When we first started planning this adventure, I think we both had this picture in our head of a remote cottage with very little interaction with the outside world (apart from family and friends of course), making or growing as much as we could. We always accepted that there would be things we would have to buy – it was never part of the plan to weave loo roll! We thought if we could become 40-50% self sufficient within 3 years that would be a good goal.
So we’re 4 months in and here’s the reality – we’re 1 km from a very small village – and we like that. We’ve got to know some of the locals and drop into the cafe a couple of times a week for a natter. So we have the peace and quiet of the countryside but can drive 5 mins to a doctor, little shop and a decent cup of coffee!
We have a water supply – true it’s only river water, but we’ve managed to turn it into safe drinking water for the house – so we haven’t got to worry about wells. We don’t have any drainage or sewerage, so all the water we use in the house goes out to water the trees, and the new composting toilet means everything gets recycled and used on the land. Because all our grey water goes outside, we don’t use anything with any chemicals. I make all the shampoo, shower gel, kitchen and bathroom cleaner etc from natural ingredients.
Electricity is truly off grid – solar only. Solar is limited unless you’re going to install 20 panels and a massive inverter, but we are happy with what we’ve got. Some things we don’t run on solar and use gas bottles instead – hot water, cooking and the fridge. The additional investment we would’ve needed to make with the solar system was massive – we calculated it would take over 10 years before we broke even, and by that time parts of the solar system would need replacing. At some point we will add a chest freezer and we think this will be fine on the solar system. We use 2-3 gas bottles a month.
Washing clothes is all off grid – I bought a crank handle washer and spin dryer, so a big tick there (although some off gridders would say we should’ve made these ourselves!).
We have a computer, and on Monday we are having WiMAX installed. This is a compromise but we had to get realistic! We will need to work at some point, and this will give us the ability to work from home. There’s also lots to learn, and the internet is a useful resource to help us. We will have dark cold winter nights, and the ability to watch a film now and again will be great. We don’t have a TV, we don’t read papers and we don’t listen to the news – I would challenge anyone to try this for a few weeks – it’s wonderful!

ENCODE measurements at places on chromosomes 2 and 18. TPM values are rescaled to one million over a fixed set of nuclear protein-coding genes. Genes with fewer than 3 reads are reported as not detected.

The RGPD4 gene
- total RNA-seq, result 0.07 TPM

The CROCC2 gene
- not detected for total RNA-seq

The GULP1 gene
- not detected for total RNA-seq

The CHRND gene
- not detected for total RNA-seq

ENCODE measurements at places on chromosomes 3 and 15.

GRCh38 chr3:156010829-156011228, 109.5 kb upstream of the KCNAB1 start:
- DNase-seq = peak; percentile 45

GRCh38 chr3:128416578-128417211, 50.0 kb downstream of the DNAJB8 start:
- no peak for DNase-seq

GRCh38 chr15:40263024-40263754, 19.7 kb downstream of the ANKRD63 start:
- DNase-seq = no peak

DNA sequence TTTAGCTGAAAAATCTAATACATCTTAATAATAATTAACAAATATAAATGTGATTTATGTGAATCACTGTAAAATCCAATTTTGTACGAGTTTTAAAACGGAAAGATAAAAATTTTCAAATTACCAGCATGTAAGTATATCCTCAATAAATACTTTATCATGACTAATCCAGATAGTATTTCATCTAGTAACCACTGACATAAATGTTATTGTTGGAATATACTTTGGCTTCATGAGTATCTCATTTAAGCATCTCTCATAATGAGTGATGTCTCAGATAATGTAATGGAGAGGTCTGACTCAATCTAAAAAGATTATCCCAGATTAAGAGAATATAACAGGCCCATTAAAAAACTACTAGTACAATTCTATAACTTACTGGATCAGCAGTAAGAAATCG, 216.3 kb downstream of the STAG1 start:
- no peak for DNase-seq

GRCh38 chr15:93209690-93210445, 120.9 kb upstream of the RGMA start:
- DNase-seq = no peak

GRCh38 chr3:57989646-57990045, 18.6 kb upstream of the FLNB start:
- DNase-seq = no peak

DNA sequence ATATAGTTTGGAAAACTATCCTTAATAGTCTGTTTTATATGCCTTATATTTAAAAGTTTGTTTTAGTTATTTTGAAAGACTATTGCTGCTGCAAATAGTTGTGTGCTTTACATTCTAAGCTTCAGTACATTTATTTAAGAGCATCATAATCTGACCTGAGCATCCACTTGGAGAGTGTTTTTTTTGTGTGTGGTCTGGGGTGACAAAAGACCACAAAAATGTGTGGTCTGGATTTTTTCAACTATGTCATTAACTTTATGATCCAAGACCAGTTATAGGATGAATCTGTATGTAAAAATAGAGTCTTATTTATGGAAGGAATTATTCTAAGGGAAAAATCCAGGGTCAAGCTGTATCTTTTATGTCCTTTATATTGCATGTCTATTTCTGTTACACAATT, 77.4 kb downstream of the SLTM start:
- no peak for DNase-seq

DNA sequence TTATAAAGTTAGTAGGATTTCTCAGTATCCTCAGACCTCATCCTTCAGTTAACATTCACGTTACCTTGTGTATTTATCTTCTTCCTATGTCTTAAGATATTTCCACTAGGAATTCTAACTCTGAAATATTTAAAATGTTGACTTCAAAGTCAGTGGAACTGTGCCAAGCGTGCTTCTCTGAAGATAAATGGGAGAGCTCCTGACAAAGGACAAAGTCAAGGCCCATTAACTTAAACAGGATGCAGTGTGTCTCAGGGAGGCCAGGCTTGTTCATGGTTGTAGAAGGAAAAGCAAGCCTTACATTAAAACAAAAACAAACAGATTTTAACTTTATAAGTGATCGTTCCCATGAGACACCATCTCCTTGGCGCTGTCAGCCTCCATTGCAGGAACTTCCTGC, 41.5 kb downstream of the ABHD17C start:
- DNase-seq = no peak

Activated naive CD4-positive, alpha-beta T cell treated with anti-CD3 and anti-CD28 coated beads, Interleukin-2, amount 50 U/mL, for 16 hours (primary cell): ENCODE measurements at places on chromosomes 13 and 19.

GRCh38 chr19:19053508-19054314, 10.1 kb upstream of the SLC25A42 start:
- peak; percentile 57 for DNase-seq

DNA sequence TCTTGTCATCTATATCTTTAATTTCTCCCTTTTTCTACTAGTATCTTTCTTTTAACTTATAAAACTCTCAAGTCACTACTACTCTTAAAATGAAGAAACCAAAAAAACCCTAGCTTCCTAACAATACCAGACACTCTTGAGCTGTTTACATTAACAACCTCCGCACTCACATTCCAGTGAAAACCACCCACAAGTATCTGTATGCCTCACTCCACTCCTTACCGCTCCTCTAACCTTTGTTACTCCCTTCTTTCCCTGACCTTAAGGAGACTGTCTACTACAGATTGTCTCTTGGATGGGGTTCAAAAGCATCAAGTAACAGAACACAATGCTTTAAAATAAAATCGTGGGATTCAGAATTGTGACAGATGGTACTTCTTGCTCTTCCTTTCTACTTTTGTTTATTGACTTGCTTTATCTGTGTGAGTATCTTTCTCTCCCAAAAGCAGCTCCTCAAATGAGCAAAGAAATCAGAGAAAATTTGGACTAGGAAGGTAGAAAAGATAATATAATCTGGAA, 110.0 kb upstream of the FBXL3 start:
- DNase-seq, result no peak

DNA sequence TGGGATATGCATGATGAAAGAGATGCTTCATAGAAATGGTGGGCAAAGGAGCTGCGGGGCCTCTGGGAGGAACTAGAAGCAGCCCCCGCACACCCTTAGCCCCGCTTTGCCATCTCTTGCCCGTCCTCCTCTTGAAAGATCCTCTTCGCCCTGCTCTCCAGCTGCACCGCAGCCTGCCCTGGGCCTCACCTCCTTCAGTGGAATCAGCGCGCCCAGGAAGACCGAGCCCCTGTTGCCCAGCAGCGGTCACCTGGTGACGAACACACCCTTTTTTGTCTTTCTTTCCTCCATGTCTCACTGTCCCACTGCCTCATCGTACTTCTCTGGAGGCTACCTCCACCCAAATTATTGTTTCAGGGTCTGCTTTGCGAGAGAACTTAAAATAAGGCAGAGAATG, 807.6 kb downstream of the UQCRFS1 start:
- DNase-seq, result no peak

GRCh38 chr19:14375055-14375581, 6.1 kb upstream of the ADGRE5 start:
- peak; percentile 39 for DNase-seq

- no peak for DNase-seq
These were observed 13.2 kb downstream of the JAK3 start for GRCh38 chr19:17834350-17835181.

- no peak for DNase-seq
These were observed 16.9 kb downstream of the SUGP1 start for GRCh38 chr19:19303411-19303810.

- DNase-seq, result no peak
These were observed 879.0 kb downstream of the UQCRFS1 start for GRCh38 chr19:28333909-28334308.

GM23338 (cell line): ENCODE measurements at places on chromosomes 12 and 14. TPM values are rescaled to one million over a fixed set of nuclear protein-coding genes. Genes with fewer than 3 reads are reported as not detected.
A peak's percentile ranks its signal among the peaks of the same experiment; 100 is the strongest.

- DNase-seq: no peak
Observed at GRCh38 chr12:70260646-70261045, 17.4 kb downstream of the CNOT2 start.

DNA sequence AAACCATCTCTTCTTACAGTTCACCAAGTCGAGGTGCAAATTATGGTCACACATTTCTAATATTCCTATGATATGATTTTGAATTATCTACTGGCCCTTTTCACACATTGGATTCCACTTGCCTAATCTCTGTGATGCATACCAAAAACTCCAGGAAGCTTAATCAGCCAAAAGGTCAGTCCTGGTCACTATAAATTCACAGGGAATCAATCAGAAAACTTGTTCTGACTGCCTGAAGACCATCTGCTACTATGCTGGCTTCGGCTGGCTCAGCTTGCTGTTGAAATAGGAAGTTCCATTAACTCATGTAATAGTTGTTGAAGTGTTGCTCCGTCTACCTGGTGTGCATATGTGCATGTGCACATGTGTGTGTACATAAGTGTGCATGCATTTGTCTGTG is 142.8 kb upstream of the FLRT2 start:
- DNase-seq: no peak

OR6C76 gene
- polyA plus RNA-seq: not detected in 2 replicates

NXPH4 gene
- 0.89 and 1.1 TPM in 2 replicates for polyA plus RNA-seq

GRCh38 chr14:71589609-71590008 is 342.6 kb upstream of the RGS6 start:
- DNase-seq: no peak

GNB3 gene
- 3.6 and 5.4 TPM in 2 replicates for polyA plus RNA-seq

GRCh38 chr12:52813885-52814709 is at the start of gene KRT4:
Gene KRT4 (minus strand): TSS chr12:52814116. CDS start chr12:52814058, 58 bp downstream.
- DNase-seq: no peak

Food – as we have 90 fruit trees so I buy very little fruit! We haven’t planted much veg yet as we need to get what we’ve already got under control – we decided to hold off until the autumn to start the veg. So at the moment I am buying our food, but the big difference is everything is homemade with simple fresh ingredients – no convenience foods, and now I have a gas oven I can start making bread etc myself, which we haven’t been able to do until now.
Rubbish and use of plastic – reduced dramatically – two small bags of rubbish a week – putting that into context it would take us over two months to fill a UK wheelie bin! Happy with that! Not a scrap of food is thrown away – all goes to compost.
So we haven’t compromised on everything, and I think our goal to be 50% self sufficient is going to be possible. I’m comfortable on the compromises we have made – coming from a life in the UK where I had all the gizmos and modern trappings to where we are now has been a huge jump, and I’m not sure I’ll ever want to be washing clothes on a rock by a river!